A Research Paper Comparing
Academic Achievement to
The purpose of this research paper is to find evidence to support the theory that connects academic success to musical education. The hypothesis for this research is that students with musical education will be recognized for outstanding academic achievement more than the general student body. This paper will prove the hypothesis by quoting studies done on IQ, academic standing, and teacher evaluation.
Musical education is an essential skill that should be recognized as a general education competency rather than a free elective. However, because music has become common to our culture, most educators believe musical education is unnecessary coursework. Throughout music history, band participation in band class has always been associated with smart, musically inclined students. I believe band could become more than that. Through my research, I have found links that associate band participation with very positive essential skills other than the ability to play an instrument. Band participation has been linked to create a positive learning environment in which students can gain self-esteem and motivation to better themselves at academics.
To prove my hypothesis, I have studied articles and looked at research comparing the general population of students to music students. I have also conducted interviews with experts in education, as well as conducted site observations to get a broader point of view on the topic.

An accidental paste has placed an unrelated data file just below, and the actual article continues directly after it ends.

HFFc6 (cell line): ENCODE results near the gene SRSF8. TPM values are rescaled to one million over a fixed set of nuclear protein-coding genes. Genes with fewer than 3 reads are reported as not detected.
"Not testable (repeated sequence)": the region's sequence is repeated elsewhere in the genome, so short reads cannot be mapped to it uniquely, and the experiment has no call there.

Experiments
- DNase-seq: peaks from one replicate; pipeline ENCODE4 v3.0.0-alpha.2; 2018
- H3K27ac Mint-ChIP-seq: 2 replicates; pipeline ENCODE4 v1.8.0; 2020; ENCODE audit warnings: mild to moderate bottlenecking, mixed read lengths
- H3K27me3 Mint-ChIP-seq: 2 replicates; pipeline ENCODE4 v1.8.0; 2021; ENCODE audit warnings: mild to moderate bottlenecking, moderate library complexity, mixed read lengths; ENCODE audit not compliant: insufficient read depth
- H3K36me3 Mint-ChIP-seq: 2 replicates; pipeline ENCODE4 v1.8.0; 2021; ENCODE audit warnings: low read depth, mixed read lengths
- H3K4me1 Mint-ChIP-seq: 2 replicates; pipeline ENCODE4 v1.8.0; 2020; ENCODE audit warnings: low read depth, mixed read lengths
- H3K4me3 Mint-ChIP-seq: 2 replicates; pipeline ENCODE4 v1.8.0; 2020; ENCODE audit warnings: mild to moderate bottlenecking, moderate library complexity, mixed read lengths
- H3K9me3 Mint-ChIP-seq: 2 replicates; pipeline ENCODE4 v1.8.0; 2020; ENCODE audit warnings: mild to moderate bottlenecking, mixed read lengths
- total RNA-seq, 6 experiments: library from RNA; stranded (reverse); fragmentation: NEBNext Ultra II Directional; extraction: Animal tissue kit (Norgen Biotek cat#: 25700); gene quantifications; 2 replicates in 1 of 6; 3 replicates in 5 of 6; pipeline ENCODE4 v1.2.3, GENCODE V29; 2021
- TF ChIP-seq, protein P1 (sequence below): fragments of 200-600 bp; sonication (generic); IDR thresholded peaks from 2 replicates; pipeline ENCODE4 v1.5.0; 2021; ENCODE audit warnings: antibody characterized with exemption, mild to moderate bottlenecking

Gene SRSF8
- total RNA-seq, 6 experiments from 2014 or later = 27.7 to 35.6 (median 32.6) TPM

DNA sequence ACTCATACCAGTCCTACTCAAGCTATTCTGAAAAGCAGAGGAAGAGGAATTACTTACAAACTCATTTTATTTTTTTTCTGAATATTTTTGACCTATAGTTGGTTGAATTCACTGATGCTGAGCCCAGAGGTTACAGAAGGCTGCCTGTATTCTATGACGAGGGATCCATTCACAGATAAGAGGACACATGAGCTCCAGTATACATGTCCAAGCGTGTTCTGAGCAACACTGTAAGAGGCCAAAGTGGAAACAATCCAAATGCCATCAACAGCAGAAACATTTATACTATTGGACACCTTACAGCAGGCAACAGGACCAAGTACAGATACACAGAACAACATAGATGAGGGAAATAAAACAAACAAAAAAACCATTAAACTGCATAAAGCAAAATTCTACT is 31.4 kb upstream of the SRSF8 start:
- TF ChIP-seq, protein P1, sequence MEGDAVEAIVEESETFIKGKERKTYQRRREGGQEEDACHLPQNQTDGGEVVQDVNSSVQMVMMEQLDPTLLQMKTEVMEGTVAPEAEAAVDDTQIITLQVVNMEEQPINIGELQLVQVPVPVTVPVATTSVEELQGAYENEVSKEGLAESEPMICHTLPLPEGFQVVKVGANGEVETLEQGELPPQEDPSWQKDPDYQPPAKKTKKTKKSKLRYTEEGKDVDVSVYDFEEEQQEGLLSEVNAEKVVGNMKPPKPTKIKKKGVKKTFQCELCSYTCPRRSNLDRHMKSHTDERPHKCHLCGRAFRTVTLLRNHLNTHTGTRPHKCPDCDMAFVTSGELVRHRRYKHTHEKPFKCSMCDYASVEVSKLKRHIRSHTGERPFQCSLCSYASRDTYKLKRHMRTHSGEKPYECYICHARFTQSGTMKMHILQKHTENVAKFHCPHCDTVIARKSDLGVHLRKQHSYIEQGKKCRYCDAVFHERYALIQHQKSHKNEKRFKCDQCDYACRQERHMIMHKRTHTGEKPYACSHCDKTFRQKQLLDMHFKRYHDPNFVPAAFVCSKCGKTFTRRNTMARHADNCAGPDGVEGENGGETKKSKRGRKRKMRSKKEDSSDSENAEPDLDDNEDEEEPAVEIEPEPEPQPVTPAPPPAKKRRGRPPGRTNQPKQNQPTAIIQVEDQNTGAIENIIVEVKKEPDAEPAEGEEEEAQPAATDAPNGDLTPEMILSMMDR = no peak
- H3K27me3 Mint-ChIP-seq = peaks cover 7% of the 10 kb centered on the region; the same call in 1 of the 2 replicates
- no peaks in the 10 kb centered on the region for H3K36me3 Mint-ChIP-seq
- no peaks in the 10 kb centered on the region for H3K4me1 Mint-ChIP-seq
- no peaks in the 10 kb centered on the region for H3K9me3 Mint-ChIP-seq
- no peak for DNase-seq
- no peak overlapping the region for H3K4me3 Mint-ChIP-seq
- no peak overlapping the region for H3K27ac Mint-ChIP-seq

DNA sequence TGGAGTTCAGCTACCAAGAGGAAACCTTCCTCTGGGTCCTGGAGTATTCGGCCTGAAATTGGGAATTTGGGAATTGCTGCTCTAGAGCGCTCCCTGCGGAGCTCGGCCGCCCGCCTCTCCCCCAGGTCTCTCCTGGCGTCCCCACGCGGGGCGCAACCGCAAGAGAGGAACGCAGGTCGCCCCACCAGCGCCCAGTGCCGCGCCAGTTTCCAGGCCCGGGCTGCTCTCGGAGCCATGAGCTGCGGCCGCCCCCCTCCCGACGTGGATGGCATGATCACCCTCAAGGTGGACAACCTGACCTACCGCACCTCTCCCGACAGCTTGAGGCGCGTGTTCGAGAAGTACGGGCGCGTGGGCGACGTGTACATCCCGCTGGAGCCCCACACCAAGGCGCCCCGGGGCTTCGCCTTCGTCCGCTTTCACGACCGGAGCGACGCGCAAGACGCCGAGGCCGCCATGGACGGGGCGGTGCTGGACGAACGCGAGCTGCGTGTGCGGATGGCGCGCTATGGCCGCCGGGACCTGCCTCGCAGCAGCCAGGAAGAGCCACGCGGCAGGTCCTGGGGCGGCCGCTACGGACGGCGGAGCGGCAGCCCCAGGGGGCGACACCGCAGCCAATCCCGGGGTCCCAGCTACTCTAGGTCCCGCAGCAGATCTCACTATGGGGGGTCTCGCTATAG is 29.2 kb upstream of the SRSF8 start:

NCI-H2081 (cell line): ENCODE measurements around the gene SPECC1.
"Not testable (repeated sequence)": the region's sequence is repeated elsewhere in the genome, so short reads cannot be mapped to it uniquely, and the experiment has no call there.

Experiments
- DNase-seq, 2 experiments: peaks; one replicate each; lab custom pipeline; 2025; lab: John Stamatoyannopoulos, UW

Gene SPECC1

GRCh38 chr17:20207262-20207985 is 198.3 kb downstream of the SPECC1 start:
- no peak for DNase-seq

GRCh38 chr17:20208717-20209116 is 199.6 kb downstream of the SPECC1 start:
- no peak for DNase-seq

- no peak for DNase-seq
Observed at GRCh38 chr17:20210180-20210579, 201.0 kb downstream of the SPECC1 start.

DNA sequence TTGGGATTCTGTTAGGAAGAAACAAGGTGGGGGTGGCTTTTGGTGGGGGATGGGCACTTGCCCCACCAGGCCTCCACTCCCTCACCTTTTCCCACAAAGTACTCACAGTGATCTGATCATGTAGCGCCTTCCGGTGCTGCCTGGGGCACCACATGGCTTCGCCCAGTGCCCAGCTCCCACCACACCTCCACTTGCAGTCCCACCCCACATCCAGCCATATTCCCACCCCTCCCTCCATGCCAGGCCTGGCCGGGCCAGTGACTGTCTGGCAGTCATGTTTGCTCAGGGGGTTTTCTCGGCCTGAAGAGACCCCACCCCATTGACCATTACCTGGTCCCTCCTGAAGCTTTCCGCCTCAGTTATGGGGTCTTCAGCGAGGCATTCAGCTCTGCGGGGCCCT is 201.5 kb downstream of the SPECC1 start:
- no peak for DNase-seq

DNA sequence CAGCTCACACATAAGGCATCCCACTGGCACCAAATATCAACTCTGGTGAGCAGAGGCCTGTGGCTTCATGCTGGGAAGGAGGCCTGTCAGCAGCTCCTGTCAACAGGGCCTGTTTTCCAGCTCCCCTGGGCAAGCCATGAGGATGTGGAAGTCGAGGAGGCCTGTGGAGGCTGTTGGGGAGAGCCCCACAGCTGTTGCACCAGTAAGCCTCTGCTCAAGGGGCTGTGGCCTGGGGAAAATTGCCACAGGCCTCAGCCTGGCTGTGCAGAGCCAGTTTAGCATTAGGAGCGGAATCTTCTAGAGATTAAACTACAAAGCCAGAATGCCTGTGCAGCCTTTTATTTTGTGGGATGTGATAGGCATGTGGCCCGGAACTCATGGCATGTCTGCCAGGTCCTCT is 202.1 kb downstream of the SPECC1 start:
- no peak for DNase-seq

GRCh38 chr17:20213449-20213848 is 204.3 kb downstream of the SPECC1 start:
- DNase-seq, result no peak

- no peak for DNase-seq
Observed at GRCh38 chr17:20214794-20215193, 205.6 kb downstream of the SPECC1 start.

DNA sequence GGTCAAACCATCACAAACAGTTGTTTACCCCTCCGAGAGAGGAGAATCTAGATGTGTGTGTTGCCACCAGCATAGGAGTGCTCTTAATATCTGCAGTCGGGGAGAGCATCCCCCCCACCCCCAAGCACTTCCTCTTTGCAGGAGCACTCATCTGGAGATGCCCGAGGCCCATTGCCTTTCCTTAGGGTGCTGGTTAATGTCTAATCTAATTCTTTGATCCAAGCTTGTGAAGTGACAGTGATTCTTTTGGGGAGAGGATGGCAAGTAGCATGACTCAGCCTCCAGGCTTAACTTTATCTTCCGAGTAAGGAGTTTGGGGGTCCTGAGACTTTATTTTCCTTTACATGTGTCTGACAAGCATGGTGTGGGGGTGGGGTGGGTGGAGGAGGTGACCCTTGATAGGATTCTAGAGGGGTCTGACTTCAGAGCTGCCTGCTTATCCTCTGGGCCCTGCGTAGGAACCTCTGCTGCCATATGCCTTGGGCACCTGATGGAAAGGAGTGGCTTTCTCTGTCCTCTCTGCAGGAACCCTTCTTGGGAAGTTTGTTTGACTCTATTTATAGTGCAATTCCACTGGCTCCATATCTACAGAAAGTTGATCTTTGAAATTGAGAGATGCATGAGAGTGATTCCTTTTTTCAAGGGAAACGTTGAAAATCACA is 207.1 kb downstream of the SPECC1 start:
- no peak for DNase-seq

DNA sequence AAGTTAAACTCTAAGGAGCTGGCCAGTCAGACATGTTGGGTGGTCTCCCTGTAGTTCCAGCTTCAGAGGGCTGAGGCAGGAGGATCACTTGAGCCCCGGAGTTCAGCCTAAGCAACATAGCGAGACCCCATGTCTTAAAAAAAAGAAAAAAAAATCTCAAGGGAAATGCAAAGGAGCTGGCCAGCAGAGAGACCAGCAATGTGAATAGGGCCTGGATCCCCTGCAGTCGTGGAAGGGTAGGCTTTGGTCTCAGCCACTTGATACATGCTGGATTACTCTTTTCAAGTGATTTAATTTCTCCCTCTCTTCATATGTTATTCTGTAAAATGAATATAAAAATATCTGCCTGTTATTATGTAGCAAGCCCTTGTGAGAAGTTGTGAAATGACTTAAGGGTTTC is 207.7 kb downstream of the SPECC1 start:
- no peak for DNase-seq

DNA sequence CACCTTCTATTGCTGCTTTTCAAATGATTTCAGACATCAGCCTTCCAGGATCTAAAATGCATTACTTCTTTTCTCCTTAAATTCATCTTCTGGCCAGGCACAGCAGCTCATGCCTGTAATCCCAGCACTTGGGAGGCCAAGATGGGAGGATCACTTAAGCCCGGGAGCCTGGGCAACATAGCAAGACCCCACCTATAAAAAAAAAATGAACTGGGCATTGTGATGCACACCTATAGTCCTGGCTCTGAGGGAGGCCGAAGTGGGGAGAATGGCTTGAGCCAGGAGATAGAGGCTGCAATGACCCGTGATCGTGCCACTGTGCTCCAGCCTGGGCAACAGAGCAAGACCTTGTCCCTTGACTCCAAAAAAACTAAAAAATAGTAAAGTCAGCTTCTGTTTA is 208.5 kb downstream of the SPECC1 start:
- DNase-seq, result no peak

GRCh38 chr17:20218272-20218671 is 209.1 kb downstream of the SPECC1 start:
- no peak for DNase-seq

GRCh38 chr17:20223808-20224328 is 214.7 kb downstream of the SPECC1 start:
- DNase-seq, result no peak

For my articles, I have chosen five that best supports my findings. In my first three articles, I have found actual studies conducted on my topic. In “A Comparison of Academic Achievement and Instructional Music Instruction: A Study Comparing Four Maryland School Districts.” Doctor Keith Wharton talks about a link between musical education and intelligence by comparing MSA scores between musically trained and non-musically trained students. For my second article, “Music Lessons, Emotional Intelligence, and IQ” Glenn Schellenberg compares IQ composite scores and emotional intelligence between music students and non-music students. Then for my third article, “Music Makes You Smarter: A New Paradigm for Music Education?” John Vitale conducts surveys and small group discussions with over 100 educators on their experiences on the conduct of band students. Finally, for my last two Articles, the authors describe how the schools should handle musical education. In “Musical Intelligence and the Benefits of Music Education”, Richard Colwell and Lyle Davidson explains how administrators should introduce music education in elementary schools. Musical education is also defined in this article as a gateway to better academic success. Lastly, for my fifth article, “Reflections on Progress in Musical Education”, William Salaman explains how schools should handle musically gifted students while making sure the needs of the general student body are met. For my interviews, I decided to pick local informants that were directly related to musical education in schools. My first informant, Doctor Keith A. Wharton, is the current director of musical education for Kent County public schools. Doctor Wharton is also the symphonic band director of Washington College and the director of Kent County’s Eastern Shore Wind Ensemble. Throughout Doctor Wharton’s career, he has been involved in numerous bands and orchestras, including the Newark Symphonic Orchestra, the Mid-Atlantic Symphonic Band, and the Johannes Brass Quintet. Doctor Wharton’s main instrument of choice is the trumpet, but he has become familiar with all the other instrumental instruments including some non-conventional instruments as well. For my second informant, I chose the current Superintendent of Kent County Public Schools, Doctor A. Barbara Wheeler. I chose Doctor Wheeler because she seemed...
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